However, it may take some time for that opportunity to play out, acknowledged Herzog, who noted that many retailers have been disappointed in the category’s sluggish growth and are concerned about the regulatory environment. “Inventory overhang is a liability issue for retailers, who are being very cautious about adding new items,” she noted, adding that products from long-established tobacco manufacturers such as Reynolds’ Vuse and Altria’s MarkTen are likely to grab share as smaller manufacturers struggle with FDA compliance. “The other concern is that innovation will be stalled and stifled under the deeming regulations, which is very frustrating.”
The latter is paving the way for a shift toward the next-generation products being developed by Big Tobacco, such as Philip Morris International’s iQOs, which has already been rolled out in 20 markets outside the U.S. “They have filed a modified risk application with the FDA,” said Herzog, who noted that PMI has already taken 5 share points from Japan Tobacco and other players in the Japanese market. “Of those smokers who have tried iQOs, 60 to 70 percent have converted either fully or predominantly. PMI will not be the only game in town, but they were the first mover and are leading.”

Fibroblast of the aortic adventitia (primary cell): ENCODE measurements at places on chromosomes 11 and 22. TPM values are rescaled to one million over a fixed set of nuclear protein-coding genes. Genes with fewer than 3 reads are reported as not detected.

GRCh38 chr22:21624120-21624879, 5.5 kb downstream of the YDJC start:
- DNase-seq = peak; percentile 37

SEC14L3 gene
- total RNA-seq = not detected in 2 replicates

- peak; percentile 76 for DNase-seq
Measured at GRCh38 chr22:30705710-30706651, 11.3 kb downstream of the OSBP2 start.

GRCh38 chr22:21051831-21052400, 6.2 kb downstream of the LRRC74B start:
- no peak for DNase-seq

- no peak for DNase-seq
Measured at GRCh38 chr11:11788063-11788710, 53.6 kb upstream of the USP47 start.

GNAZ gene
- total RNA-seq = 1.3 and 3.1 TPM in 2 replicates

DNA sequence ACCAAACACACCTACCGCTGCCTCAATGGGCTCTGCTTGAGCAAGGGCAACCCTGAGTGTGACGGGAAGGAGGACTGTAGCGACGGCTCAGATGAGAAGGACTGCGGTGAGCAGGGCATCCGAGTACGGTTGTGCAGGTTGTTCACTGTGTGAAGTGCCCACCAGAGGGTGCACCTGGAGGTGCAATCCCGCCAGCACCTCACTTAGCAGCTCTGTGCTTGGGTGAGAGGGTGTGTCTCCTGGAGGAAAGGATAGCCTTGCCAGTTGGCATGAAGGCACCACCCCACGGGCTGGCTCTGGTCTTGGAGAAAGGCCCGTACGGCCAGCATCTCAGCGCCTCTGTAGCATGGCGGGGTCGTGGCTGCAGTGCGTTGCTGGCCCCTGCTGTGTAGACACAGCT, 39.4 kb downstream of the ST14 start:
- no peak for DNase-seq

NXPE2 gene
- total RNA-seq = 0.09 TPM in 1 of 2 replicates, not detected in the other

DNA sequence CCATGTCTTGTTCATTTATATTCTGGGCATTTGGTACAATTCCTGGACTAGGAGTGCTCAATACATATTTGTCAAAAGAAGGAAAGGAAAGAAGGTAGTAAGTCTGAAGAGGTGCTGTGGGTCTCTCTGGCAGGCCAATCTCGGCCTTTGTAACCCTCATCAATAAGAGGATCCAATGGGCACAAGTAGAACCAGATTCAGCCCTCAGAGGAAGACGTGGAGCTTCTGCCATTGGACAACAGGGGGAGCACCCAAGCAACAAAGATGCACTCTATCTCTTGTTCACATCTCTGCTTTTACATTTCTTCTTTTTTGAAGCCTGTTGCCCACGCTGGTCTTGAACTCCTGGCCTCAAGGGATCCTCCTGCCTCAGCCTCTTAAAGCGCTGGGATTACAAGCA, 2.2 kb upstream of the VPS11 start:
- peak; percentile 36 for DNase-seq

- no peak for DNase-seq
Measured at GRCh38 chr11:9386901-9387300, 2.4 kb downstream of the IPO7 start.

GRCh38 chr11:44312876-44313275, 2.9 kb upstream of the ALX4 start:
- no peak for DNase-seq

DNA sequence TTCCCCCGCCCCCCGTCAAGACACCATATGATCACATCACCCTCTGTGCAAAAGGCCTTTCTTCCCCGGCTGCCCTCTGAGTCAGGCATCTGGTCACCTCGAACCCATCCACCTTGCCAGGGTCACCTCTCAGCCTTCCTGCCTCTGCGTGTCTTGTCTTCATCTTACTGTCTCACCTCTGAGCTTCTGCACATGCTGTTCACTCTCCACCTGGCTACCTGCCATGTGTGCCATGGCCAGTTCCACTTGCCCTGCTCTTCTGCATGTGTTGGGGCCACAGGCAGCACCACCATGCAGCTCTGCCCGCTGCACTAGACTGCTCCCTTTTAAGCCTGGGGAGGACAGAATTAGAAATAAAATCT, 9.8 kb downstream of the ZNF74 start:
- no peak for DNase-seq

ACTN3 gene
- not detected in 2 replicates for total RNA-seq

Dubbing the coming market-share battle as “a global arms race,” Herzog pointed out that British American Tobacco has a heat-not-burn entry called Glow, Japan Tobacco has Ploom and Reynolds is testing a heat-not-burn product called Core. “I think eventually all the big manufacturers will have a portfolio of these products,” says Herzog. “Ultimately, we think that 30 percent of the developed market could shift to heat-not-burn technology.”
– Story by Jennifer Gelfand
This story first appeared in the March/April 2017 issue of Tobacco Business magazine. Members of the tobacco industry are eligible for a complimentary subscription to our magazine. Click here for details.